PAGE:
Swing shift started out pretty routinely for the Oregon City Police Department last Jan. 30. But the evening turned out to be anything but routine for Sgt. David Edwins.
Around 9:44 p.m., emergency dispatchers sent officers to investigate a report of an assault on Longview Way. Patrol officers already were rushing to the scene when they learned that someone had been stabbed.
Edwins, a 12-year OCPD veteran and the department’s newest sergeant, immediately wrapped his arms around the situation, though it seemed to be changing minute to minute.
“When we arrived, we found out two guys had been fighting at an apartment there,” Edwins said. “And blood was everywhere.”
After making sure there was no on-going threat of violence, Edwins called for a preliminary medical assessment, which determined a 23-year-old man had been stabbed in the carotid artery. He also directed officers to cordon off the scene while he alerted detectives.
As a crew from Clackamas Fire District 1 administered first aid, Edwins directed officers to interview the victim, a man identified as the “stabber” and other witnesses at the apartment.
While a Life Flight helicopter rushed the stabbing victim to OHSU Hospital, the other man – who had suffered relatively minor injuries -- was taken to the hospital by ambulance.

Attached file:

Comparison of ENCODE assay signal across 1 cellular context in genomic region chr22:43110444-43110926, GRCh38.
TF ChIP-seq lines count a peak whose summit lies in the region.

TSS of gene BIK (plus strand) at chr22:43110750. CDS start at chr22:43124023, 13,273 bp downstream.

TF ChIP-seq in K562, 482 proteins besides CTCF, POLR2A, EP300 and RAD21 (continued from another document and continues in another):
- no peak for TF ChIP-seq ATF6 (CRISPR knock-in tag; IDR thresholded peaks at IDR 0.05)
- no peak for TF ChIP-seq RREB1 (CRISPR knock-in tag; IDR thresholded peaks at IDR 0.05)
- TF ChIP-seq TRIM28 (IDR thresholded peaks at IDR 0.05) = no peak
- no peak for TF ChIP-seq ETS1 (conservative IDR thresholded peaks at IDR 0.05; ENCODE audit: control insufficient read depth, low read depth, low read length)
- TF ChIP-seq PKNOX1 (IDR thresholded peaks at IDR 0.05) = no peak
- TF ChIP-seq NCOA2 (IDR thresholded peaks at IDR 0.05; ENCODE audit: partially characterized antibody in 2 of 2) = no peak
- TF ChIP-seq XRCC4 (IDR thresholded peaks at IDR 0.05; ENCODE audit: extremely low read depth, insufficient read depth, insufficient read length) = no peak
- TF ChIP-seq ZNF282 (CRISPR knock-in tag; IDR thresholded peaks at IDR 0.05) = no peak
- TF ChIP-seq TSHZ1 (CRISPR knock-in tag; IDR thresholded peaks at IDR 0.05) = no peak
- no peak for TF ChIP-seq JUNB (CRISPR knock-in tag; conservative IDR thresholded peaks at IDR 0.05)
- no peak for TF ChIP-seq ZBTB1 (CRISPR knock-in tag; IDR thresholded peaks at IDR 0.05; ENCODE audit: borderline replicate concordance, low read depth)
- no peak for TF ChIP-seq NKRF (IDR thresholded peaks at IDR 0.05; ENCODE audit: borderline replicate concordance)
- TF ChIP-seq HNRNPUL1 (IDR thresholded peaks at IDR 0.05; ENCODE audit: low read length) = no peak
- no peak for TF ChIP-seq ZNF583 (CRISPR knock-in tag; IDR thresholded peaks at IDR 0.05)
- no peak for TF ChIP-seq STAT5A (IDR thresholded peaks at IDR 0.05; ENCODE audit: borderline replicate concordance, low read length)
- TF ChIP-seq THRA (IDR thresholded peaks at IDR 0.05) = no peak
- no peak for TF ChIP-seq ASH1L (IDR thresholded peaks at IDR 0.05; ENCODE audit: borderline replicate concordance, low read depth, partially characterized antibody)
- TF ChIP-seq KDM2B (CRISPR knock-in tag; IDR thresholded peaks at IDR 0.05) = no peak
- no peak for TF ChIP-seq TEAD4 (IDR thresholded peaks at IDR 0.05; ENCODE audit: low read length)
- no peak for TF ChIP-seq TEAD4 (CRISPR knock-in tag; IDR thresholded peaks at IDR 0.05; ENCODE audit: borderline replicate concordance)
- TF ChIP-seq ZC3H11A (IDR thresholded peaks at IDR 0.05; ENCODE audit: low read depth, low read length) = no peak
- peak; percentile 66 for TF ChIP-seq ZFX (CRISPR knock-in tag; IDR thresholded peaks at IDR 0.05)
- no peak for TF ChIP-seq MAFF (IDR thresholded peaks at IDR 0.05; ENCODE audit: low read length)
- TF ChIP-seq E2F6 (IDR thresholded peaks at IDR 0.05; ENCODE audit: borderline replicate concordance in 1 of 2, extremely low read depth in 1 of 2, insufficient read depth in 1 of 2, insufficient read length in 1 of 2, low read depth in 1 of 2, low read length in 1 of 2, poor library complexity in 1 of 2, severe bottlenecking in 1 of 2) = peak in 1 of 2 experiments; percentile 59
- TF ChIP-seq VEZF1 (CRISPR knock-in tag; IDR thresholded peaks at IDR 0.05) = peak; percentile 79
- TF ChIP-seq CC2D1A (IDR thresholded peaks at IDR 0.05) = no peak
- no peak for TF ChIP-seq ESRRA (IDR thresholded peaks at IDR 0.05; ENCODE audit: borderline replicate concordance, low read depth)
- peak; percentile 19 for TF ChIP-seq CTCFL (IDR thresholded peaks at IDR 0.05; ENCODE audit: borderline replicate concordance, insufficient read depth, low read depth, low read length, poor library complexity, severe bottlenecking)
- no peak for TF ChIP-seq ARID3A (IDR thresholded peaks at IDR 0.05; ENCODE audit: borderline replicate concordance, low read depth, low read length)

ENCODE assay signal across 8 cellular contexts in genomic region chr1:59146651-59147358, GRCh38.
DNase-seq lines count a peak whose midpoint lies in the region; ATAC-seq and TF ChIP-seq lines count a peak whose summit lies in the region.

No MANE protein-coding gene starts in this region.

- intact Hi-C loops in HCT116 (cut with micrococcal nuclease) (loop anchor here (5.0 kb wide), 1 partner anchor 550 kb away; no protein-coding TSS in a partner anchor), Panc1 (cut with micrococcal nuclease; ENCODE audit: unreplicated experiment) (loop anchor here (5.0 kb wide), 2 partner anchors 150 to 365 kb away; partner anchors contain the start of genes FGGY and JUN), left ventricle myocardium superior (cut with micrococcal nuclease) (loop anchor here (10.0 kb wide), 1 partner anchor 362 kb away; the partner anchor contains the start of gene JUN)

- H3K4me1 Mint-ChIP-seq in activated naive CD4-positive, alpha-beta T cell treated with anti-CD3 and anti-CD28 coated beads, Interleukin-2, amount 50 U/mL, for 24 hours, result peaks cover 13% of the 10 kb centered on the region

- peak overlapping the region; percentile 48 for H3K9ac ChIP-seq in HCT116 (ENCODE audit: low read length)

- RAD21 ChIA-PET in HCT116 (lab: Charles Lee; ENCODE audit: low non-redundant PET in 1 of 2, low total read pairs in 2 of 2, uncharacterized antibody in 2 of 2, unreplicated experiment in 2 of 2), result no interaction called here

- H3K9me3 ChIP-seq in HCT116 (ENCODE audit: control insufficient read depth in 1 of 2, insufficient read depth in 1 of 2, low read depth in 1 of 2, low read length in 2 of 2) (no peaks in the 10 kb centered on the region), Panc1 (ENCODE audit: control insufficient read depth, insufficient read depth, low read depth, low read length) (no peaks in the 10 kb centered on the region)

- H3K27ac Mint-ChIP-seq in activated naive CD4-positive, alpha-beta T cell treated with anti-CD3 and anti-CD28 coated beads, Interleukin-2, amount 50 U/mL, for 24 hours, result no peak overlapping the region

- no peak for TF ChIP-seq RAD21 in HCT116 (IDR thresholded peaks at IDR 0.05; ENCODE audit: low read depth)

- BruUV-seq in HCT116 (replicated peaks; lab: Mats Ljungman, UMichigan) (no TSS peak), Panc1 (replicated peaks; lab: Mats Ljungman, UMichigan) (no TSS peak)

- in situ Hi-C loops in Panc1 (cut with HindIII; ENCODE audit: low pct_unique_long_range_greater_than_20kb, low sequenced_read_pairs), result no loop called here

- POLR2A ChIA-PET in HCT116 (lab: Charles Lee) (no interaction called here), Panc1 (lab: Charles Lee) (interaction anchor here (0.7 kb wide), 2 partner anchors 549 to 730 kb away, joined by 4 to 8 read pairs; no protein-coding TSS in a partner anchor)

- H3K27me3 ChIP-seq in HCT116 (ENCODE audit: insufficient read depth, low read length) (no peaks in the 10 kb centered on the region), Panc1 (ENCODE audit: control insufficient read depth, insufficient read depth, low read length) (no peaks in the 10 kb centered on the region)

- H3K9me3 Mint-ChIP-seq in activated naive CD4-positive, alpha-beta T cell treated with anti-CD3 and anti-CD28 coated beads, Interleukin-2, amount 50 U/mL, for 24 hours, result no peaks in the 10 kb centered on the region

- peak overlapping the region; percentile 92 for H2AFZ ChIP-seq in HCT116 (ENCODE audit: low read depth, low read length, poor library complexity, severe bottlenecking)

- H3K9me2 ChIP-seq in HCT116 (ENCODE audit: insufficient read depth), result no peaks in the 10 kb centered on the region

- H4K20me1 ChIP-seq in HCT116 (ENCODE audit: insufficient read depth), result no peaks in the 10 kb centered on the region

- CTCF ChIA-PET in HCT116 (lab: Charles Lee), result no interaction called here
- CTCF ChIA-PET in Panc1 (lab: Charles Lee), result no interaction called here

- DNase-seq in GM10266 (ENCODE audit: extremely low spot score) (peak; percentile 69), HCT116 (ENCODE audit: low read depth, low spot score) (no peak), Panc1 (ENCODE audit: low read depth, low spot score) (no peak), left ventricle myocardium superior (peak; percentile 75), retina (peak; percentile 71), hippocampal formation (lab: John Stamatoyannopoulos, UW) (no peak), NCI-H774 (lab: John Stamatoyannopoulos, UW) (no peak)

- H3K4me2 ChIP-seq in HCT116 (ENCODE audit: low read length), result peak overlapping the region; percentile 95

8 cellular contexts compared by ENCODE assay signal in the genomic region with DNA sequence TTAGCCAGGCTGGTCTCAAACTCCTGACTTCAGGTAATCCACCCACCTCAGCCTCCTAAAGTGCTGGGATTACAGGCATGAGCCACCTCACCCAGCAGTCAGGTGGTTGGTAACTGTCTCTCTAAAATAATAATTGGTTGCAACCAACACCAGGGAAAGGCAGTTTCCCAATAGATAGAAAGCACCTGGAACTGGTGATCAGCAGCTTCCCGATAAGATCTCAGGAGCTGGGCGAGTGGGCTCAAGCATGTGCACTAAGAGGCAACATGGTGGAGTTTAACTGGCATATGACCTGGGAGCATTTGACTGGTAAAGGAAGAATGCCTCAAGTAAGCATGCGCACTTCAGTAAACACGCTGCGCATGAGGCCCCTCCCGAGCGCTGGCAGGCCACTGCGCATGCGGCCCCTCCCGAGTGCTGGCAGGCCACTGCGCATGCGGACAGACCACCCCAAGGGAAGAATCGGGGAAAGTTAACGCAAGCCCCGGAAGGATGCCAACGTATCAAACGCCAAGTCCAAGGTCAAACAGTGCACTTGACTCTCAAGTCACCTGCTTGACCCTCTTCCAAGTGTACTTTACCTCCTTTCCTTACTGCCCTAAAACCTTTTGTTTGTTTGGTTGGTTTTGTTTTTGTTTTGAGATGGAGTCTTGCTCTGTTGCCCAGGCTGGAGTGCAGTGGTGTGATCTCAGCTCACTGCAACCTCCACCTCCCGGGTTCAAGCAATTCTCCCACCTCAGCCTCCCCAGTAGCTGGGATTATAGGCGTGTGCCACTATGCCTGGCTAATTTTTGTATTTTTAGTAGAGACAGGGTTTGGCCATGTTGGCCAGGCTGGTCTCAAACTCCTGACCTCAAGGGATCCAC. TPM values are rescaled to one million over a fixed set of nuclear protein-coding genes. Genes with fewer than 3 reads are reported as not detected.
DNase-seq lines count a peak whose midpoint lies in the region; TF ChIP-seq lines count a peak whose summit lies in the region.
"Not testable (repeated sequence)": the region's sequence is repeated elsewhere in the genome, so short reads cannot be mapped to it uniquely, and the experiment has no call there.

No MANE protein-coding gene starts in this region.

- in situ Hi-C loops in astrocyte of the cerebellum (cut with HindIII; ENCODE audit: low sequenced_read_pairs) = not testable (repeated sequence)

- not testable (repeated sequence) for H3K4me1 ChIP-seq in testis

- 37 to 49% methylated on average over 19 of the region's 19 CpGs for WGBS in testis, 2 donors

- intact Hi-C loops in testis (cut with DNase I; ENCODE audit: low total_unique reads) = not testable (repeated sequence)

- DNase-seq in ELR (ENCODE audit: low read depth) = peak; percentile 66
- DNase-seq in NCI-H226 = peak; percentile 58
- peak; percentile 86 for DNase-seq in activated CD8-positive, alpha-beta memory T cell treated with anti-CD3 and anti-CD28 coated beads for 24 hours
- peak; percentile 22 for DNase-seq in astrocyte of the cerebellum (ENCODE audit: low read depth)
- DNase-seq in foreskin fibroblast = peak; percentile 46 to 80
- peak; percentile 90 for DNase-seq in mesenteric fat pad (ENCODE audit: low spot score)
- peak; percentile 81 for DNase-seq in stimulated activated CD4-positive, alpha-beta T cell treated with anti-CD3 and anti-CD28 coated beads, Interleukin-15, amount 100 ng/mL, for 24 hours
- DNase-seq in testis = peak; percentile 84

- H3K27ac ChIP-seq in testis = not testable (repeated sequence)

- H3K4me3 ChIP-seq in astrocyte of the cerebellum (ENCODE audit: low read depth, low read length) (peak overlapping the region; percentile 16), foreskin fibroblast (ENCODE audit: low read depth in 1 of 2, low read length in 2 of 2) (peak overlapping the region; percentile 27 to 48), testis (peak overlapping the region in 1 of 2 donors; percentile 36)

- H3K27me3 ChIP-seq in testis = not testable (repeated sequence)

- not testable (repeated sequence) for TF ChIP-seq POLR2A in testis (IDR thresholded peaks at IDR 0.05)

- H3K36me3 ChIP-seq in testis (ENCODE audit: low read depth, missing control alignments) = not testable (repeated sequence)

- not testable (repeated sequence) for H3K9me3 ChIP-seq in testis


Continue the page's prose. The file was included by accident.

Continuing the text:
Meanwhile, officers found evidence that the stabbing occurred in self-defense. The case is under review by the Clackamas County District Attorney’s Office.
“I had to look at the picture from every angle,” Edwins said. “Even if emotions are involved, you have to keep mind open to more facts that can come to light as you work the case.”
By all accounts, Edwins handled the incident with the kind of calm, careful, decisive leadership OCPD expects from its sergeants. They are charged with supervising officers, enforcing the department’s policies and procedures while protecting the safety of officers, victims, witnesses and the community. To accomplish this, they are expected to exercise solid field judgment.
As the U.S. Army says, generals may run the war, but sergeants run the Army.
“The sergeant always has to be the cool head,” Police Chief Jim Band said. “Officers are dealing with what is right in front of them. But a sergeant’s view has to be broader – everything that is happening in the city all at once. They need to figure out where everybody needs to be and what they need to do.”
Two sergeants each are assigned to direct patrol functions on the day, swing and graveyard shifts. One sergeant oversees detectives while another sergeant coordinates administrative functions and training.